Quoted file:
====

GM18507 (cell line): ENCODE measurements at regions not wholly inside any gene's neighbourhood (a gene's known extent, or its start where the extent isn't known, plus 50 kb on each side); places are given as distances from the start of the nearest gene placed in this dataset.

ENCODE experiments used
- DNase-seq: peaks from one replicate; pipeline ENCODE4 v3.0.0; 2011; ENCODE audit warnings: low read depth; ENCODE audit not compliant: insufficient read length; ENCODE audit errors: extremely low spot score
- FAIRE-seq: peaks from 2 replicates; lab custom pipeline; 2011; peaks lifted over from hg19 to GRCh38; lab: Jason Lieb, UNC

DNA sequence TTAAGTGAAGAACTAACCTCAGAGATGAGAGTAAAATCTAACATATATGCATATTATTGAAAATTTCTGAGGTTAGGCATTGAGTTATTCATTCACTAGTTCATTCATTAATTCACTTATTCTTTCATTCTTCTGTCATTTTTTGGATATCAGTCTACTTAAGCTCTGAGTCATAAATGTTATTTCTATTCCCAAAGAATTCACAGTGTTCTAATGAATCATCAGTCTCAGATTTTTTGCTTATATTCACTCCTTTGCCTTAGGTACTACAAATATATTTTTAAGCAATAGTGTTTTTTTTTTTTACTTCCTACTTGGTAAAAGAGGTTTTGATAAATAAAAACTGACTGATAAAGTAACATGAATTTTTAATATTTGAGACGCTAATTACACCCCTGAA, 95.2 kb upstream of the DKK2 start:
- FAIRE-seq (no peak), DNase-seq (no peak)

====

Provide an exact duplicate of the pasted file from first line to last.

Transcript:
GM18507 (cell line): ENCODE measurements at regions not wholly inside any gene's neighbourhood (a gene's known extent, or its start where the extent isn't known, plus 50 kb on each side); places are given as distances from the start of the nearest gene placed in this dataset.

ENCODE experiments used
- DNase-seq: peaks from one replicate; pipeline ENCODE4 v3.0.0; 2011; ENCODE audit warnings: low read depth; ENCODE audit not compliant: insufficient read length; ENCODE audit errors: extremely low spot score
- FAIRE-seq: peaks from 2 replicates; lab custom pipeline; 2011; peaks lifted over from hg19 to GRCh38; lab: Jason Lieb, UNC

DNA sequence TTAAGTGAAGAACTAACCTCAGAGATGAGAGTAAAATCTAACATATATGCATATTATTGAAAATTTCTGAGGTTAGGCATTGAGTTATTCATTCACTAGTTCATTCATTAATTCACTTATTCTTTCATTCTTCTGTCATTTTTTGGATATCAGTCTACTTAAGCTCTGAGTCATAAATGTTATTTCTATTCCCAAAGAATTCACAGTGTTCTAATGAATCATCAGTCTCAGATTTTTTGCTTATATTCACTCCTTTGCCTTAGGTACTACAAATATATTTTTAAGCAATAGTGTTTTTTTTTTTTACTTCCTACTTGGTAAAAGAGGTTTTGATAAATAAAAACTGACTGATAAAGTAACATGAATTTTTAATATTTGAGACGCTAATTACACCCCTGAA, 95.2 kb upstream of the DKK2 start:
- FAIRE-seq (no peak), DNase-seq (no peak)